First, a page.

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March 11, 2009 > Union City Warns of Budget Cuts

Union City Warns of Budget Cuts

By Simon Wong

Union City's financial position is stable, but the city council will have to implement further cuts next fiscal year to offset declining revenues and avoid potential cash flow problems.

"When we lost the 911 Emergency Communication fee, we made adjustments in this fiscal year. Next year, we'll have to make those adjustments again. That, coupled with the fact that our expenditures will exceed our revenues this year, means we'll have significant cuts next year. Even though we might appear to be in a good position at the end of the second quarter [of FY 2008-09], please be mindful of what lies ahead," stated City Manager Larry Cheeves.

Property and sales taxes, the City's main sources of revenue, are of particular concern. While General Fund revenues are down a mere 0.10 percent over the same period compared with last year, it is a sign that the City is not immune from economic woe.

Although property tax collections rose 5.6 percent over the same period last year, the County Assessor forecasts they will fall to four percent by the end of this fiscal year though this could prove optimistic in a difficult property market. Original spending estimates were based on five percent growth. The City receives delinquent property taxes when foreclosed properties are sold. Non-payment of property taxes creates a cash flow problem rather than a revenue problem. Property taxes account for almost half of the General Fund's revenues.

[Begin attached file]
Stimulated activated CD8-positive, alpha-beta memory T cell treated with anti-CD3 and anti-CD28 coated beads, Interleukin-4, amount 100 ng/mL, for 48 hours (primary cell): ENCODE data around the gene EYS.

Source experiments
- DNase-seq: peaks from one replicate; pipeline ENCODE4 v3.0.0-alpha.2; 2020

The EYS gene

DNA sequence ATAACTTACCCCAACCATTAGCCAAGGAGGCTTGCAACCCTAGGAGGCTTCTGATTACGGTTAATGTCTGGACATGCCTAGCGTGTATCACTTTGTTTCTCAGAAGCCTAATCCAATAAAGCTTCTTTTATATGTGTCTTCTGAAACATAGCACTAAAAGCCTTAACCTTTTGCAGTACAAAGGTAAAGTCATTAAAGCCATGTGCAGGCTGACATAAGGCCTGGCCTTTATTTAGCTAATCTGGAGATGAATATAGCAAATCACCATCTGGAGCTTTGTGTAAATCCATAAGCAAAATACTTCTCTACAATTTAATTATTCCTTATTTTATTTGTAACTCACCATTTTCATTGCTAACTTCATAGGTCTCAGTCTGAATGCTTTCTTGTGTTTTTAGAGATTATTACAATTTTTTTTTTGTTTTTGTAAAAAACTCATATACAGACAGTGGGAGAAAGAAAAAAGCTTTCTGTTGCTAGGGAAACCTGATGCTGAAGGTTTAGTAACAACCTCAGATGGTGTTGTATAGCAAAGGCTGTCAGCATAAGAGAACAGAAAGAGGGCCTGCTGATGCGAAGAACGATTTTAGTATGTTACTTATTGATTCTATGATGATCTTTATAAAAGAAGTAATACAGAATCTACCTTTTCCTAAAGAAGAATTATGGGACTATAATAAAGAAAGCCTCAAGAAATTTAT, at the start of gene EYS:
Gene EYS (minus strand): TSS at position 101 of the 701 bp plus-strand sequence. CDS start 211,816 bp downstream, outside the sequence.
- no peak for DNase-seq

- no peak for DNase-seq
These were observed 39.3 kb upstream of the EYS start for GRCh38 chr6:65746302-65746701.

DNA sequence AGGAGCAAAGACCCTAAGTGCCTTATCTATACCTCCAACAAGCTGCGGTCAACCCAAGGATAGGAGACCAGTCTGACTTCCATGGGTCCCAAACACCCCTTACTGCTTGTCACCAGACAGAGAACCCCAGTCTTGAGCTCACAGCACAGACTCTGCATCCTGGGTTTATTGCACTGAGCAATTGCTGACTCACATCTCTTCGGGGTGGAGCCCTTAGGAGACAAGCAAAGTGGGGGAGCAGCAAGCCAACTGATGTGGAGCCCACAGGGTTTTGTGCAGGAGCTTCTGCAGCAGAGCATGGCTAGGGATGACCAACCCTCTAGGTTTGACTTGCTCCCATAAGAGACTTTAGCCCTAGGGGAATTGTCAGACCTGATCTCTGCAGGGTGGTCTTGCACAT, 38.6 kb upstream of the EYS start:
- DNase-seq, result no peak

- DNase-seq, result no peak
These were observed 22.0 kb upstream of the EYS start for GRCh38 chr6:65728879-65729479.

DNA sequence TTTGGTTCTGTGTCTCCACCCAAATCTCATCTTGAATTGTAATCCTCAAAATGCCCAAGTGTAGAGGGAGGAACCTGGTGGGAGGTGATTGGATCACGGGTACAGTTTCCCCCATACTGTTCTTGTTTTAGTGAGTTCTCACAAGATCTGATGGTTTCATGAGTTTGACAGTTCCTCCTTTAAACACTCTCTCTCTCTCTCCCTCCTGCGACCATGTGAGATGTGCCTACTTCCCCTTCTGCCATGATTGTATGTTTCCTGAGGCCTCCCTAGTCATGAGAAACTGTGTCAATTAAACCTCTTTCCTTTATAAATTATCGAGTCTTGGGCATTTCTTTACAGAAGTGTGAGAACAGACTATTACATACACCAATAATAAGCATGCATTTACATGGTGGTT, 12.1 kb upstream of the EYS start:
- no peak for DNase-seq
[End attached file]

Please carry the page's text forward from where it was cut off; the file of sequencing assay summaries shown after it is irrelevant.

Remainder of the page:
Sales tax revenue increased 3.42 percent, year-on-year. Overall, this revenue stream is tentatively projected to meet initial budget estimates but Christmas sales tax receipts will not be known until the third quarter. Importantly, the festive season is the largest generator of sales tax than any other period. Continuing economic weakness means that sales tax revenue is likely to be lower than originally forecast.

Budgeted spending is expected to be on target at the end of the fiscal year but a 6.2 percent revenue shortfall is projected.

To close the gap, the City will draw down an additional $600,000 from the Reserve Fund which, fortunately, increased by $400,000 last year; in essence $200,000 as of June 30, 2009. This assumes that revised forecasts are realistic and accurate and spending is within budget.

No action is required at this stage. Staff will monitor the City's budget and inform the Council of any material developments.

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